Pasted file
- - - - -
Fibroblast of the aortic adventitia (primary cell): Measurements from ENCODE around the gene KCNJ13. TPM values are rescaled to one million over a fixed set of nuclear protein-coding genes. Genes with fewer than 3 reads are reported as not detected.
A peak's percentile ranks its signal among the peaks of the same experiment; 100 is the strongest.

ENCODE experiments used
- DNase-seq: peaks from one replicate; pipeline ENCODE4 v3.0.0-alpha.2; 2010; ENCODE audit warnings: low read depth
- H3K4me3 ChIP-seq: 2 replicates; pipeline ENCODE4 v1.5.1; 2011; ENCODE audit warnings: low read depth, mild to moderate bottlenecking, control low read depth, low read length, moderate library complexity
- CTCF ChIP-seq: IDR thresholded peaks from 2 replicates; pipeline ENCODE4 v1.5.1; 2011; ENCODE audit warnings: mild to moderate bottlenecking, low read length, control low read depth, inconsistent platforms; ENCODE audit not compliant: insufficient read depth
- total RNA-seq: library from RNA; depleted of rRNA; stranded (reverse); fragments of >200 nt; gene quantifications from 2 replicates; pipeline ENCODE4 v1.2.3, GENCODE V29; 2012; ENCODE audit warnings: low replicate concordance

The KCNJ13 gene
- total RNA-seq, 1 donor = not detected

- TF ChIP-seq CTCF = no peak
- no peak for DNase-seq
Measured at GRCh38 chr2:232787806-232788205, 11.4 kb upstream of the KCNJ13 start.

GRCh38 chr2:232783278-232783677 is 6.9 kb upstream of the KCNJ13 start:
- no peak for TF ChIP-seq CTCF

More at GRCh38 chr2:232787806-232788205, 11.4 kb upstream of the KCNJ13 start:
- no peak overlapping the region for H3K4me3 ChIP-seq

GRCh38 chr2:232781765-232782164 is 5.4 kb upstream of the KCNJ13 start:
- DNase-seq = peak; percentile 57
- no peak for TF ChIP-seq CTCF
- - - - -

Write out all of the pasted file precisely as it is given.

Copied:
Fibroblast of the aortic adventitia (primary cell): Measurements from ENCODE around the gene KCNJ13. TPM values are rescaled to one million over a fixed set of nuclear protein-coding genes. Genes with fewer than 3 reads are reported as not detected.
A peak's percentile ranks its signal among the peaks of the same experiment; 100 is the strongest.

ENCODE experiments used
- DNase-seq: peaks from one replicate; pipeline ENCODE4 v3.0.0-alpha.2; 2010; ENCODE audit warnings: low read depth
- H3K4me3 ChIP-seq: 2 replicates; pipeline ENCODE4 v1.5.1; 2011; ENCODE audit warnings: low read depth, mild to moderate bottlenecking, control low read depth, low read length, moderate library complexity
- CTCF ChIP-seq: IDR thresholded peaks from 2 replicates; pipeline ENCODE4 v1.5.1; 2011; ENCODE audit warnings: mild to moderate bottlenecking, low read length, control low read depth, inconsistent platforms; ENCODE audit not compliant: insufficient read depth
- total RNA-seq: library from RNA; depleted of rRNA; stranded (reverse); fragments of >200 nt; gene quantifications from 2 replicates; pipeline ENCODE4 v1.2.3, GENCODE V29; 2012; ENCODE audit warnings: low replicate concordance

The KCNJ13 gene
- total RNA-seq, 1 donor = not detected

- TF ChIP-seq CTCF = no peak
- no peak for DNase-seq
Measured at GRCh38 chr2:232787806-232788205, 11.4 kb upstream of the KCNJ13 start.

GRCh38 chr2:232783278-232783677 is 6.9 kb upstream of the KCNJ13 start:
- no peak for TF ChIP-seq CTCF

More at GRCh38 chr2:232787806-232788205, 11.4 kb upstream of the KCNJ13 start:
- no peak overlapping the region for H3K4me3 ChIP-seq

GRCh38 chr2:232781765-232782164 is 5.4 kb upstream of the KCNJ13 start:
- DNase-seq = peak; percentile 57
- no peak for TF ChIP-seq CTCF